First he speaks of the gospel's as biography. NT scholars don't really think of them that way. They are their own unique genre. The expectations are different. They are sermonic not illustrative or historical, although much in them can be verified historically. Secondly, they are the memory of the community. I address the time differential between event and writing below. Bowen's statement vastly under estimates the role and extent of eyewitness testimony lying behind the communities. The community is the author not the namesakes. It was Johnson who first taught me that (through his bookThe New Testament Writings).I don't have that source now but I do have a quote by the same author from a different book that makes the same point:
"...Non narrative New Testament writings datable with some degree of probability before the year 70 testify to traditions circulating within the Christian movement concerning Jesus that correspond to important points within the Gospel narratives. Such traditions do not, by themselves, demonstrate historicity. But they demonstrate that memoires about Jesus were in fairly wide circulation. This makes it less likely that the corresponding points within the Gospels were the invention of a single author. If that were the case than such invention would have to be early enough and authoritative enough to have been distributed and unchallenged across the diverse communities with which Paul dealt. Such an hypothesis of course would work against the premise that Paul's form of Christianity had little to do with those shaping the memory of Jesus.".[6]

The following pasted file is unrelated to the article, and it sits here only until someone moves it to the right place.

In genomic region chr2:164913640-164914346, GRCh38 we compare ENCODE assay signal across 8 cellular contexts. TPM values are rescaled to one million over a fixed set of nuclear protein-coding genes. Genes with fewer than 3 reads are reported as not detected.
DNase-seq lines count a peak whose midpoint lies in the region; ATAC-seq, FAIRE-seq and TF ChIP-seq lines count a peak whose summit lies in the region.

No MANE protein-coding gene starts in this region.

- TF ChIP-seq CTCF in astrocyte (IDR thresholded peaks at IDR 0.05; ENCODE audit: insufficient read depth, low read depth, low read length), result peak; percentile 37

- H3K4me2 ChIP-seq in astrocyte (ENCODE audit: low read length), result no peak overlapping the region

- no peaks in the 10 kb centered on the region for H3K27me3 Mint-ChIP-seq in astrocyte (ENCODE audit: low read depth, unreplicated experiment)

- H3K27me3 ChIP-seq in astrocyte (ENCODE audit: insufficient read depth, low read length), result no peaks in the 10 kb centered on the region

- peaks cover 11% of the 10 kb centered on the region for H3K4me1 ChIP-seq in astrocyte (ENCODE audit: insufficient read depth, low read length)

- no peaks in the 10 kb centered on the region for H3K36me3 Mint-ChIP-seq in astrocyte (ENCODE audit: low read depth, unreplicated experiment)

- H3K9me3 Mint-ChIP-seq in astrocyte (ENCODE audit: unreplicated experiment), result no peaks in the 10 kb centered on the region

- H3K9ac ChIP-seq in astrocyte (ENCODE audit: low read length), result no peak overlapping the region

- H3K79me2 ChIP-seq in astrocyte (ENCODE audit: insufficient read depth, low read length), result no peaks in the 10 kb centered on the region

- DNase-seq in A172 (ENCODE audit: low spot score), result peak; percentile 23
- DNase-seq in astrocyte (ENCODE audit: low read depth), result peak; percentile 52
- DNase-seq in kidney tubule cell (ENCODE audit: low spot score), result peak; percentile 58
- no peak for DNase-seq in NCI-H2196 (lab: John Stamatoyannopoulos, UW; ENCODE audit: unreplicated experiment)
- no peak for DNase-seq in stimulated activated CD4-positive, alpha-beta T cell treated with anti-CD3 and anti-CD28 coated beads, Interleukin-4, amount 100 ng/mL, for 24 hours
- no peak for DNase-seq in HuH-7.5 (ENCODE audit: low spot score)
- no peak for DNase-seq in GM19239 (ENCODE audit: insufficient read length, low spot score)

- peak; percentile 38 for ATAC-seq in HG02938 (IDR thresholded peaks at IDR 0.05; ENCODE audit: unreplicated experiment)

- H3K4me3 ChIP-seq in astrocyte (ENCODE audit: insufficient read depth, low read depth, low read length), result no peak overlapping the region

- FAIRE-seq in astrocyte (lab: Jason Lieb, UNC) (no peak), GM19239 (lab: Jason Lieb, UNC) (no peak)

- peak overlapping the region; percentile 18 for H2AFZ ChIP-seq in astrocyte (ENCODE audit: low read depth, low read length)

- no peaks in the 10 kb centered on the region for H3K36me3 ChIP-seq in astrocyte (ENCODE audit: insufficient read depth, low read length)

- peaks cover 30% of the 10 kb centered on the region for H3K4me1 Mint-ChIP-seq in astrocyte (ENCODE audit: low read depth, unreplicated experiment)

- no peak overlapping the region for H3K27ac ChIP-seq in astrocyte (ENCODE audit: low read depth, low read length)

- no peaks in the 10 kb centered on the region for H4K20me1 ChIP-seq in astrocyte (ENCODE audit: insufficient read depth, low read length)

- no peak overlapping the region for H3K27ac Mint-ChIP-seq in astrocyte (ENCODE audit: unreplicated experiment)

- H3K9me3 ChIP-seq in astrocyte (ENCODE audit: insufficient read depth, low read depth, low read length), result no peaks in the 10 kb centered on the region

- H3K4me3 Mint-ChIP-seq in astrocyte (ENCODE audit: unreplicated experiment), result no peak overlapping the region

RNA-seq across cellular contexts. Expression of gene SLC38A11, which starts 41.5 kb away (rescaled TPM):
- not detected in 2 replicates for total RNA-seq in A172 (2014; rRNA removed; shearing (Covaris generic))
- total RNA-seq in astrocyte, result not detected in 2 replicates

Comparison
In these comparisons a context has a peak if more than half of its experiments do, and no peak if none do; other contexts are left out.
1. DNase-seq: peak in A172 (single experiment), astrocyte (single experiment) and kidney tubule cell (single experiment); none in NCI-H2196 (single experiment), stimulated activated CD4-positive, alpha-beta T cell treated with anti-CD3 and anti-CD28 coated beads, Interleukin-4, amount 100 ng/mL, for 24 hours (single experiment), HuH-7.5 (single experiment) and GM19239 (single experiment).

There is little doubt that the community is laced with and started by the witnesses. Two of them show up being nammed 50 years latter by Papias(?)[7] There are witnesses at all different levels. The witnesses do not have to be the name sakes. Johnson is right that we can't say witness X saw Jesus here and joined the Matthew community on August second, 37AD. We do know the communities were full of witnesses and they show up here and there. The personal relationships that emerges in John between Jesus and the family of Bethany, for example. How do we know they were in the community? Lazarus was said to be loved by Jesus, he's a good candidate for BD of john's Gospel. The story of Mary of Bethany anjounting Jesus is in all four Gospels that's a good indication. Buckingham makes extensive arguments along these lines..[8]He also argues based upon names that the gospels are replete with eye witness testimony..[9]